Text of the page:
United step in the right direction

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The Independent Online
Credit to Manchester United - and also to the Football Association. Its hand is behind United's decision to suspend Eric Cantona for the rest of the season.

It was suggested yesterday by a former United manager that the club had shown its stature by banning their player after the FA had "passed the buck". While this response is indicative of the loyalty Manchester United imbues, it is also mistaken.

Unlike his club, the FA cannot suspend Cantona until after a hearing. Thus, while United may well have decided to suspend Cantona by themselves, they were clearly given a strong lead by the FA on Thursday. At the back of their mind - though the FA insists it was never discussed - will have been the memory of their points deduction after a brawl between United and Arsenal players five years ago.

United's indisicipline has not improved. Cantona has been sent off five times since September 1993; Paul Ince, Mark Hughes and Paul Parker have also been dismissed this season; Peter Schmeichel and Hughes, again, last season. In addition Nicky Butt has already gone close to his first red card and Roy Keane and Steve Bruce are regularly booked into the charge sheet.

United are a marvellous team to watch, but they can scrap with the worst of them. Part of this is their esprit de corps: one for all, etc, which is one of the reasons they are such a successful side. But they sail close to the edge and, too often, overstep it.

Alex Ferguson, their manager, makes it a matter of policy never to criticise his players in public. So far, even on this occasion, he has been as conspicuously silent as Cantona. At Aberdeen, Ferguson deliberately inculcated in his players a them-and-us mentality, directing it against the "old firm" of Rangers and Celtic. He says he has never done this at United because he has never needed to - "they know it," he said.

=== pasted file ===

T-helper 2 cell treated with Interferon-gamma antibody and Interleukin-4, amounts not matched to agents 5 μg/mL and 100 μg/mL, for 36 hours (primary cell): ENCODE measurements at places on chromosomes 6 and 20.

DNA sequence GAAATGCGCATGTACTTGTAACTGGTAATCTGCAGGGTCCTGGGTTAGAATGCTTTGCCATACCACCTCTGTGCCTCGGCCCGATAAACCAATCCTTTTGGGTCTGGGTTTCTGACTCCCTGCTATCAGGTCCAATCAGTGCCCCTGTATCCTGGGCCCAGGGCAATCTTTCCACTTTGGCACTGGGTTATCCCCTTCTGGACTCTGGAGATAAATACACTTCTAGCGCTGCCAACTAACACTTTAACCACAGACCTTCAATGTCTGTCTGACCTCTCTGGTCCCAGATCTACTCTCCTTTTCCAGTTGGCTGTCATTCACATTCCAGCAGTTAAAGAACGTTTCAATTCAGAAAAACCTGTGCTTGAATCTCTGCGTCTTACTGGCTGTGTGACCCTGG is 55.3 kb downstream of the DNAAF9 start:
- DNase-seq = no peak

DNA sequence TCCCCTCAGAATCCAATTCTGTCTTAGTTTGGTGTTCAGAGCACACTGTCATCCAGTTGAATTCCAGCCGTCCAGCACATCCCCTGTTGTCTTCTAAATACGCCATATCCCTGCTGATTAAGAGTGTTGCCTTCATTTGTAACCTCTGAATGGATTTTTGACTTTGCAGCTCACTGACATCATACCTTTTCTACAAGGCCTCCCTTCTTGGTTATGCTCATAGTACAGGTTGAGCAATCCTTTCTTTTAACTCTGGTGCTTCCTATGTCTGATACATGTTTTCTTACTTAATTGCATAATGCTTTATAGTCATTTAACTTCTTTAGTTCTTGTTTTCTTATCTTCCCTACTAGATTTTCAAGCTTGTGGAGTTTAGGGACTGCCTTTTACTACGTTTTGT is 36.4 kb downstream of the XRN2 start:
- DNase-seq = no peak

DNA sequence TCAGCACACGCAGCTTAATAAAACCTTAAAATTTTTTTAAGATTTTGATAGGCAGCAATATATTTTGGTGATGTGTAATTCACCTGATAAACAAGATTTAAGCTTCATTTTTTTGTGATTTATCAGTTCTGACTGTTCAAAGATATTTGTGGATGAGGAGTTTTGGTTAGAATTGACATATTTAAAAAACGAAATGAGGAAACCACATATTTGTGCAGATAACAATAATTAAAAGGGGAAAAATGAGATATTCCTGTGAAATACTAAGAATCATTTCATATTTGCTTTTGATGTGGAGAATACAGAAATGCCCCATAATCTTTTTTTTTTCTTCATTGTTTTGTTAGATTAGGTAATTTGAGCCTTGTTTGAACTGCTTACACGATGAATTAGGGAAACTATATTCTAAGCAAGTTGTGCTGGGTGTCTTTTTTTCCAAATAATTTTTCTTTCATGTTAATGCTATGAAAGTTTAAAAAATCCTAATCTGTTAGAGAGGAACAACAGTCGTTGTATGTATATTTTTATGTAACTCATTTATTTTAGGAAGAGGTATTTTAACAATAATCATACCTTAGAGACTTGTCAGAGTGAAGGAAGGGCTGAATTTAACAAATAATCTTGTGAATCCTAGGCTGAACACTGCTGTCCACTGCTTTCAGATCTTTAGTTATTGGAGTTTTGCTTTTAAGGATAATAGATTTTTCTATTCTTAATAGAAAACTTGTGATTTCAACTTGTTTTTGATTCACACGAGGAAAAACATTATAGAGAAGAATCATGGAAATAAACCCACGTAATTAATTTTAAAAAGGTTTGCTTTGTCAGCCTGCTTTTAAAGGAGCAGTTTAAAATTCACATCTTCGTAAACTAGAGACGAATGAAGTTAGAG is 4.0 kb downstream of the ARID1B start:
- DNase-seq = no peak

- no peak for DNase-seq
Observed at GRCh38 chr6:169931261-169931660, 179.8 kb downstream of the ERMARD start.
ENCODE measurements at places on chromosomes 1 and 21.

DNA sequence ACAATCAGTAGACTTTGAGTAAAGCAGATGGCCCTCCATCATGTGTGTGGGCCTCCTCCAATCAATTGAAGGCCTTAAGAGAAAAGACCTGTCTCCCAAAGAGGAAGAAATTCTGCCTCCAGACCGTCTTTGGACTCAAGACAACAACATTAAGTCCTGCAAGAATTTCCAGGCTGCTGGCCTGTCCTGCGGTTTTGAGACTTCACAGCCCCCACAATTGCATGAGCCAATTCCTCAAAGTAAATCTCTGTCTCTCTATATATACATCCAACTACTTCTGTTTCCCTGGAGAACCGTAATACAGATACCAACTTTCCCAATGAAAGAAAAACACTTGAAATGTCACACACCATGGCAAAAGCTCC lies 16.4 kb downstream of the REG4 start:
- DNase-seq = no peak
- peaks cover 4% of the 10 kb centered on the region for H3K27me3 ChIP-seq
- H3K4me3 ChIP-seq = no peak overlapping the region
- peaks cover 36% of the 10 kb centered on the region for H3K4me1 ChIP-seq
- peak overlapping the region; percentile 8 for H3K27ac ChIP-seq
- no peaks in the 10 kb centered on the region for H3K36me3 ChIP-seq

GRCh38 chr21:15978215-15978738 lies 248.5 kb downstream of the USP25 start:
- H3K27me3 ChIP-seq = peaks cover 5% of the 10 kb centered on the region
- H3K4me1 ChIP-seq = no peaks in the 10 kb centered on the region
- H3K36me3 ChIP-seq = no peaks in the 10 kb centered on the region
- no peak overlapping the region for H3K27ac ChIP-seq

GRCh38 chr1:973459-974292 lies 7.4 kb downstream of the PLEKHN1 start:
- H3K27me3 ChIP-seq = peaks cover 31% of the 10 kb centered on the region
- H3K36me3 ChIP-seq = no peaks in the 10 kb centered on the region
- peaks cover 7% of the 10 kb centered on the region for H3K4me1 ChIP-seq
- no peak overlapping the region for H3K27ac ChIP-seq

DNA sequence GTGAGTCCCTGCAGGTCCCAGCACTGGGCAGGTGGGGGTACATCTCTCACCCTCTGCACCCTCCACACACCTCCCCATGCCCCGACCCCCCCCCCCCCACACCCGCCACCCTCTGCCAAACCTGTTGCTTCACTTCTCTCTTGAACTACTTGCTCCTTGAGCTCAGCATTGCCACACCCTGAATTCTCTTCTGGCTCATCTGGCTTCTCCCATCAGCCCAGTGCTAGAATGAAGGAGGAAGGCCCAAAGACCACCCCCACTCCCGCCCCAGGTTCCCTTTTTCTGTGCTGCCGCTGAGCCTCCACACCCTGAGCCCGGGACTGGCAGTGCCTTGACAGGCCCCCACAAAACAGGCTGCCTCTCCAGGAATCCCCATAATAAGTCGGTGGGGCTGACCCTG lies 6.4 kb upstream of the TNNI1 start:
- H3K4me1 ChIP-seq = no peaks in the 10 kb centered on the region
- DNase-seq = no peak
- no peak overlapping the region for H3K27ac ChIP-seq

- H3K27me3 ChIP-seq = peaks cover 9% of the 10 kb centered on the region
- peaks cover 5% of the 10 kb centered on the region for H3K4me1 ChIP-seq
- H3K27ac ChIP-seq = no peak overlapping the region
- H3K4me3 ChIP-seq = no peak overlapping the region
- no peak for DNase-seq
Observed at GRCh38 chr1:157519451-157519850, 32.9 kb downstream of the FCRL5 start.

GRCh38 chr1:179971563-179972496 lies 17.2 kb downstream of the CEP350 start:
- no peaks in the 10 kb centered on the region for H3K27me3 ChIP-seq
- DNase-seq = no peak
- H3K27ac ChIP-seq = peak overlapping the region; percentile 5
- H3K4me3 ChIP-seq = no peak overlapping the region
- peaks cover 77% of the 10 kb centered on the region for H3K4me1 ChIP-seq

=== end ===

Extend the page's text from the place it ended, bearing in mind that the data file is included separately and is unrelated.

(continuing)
Maybe now it is time to tone it down. United are, undoubtedly, strongly disliked, even hated, by many football supporters and it is easy to see where the "siege mentality" comes from. This is partly pure envy at their success and wealth. There is also distaste for a commercial operation so successful that earlier this month even sports shops in Blackburn carried banners proclaiming "order your new United third kit now".

The season in which United had points deducted, their opponents - who were also penalised - still went on to win the title while making the mass protest to referees an art form.

But that season was an exception. Most of the title-winners in the last 20 years - Liverpool, Nottingham Forest, Everton - have practised good discipline.

So might this year's champions. Compare Blackburn Rovers' record to United. Even before this latest suspension United had suffered twice as many suspensions (22 matches to nine).

Rovers had no one sent off last season while this year both culprits were unlucky; Henning Berg was wrongly sent off against United and Jason Wilcox harshly dismissed against Nottingham Forest for back-heeling the ball away at a throw-in after being booked for an innocuous foul. No one could accuse Blackburn of being soft. They are a hard side, but their aggression is controlled. That freedom from suspension is one reason why they have used 15 players this season and United 25.

One they will not be using again is Cantona, although it is rumoured that he may play for the reserves. That would be unwise. However, he will be present around the club. Although he is not a big influence in the way Steve Bruce or Paul Ince is, he does have an undeniable presence.

Ferguson admits that "there are certain rigid disciplinary codes that apply to everybody at United, but I have never purposely, or separately, asked Eric to stick to our rules."

Maybe it is time he did. Cantona's wayward streak, and his violent explosions, are hardly the example United would wish to set to their many promising young players.

An apology by him, especially to the woman, Kathy Churchman, who was beside Matthew Simmons when Cantona attacked him, should be his first action. A more general apology and some humility might also be a good idea. United's swift and strong response yesterday should merely be the beginning of the rehabilitation of their fallen star.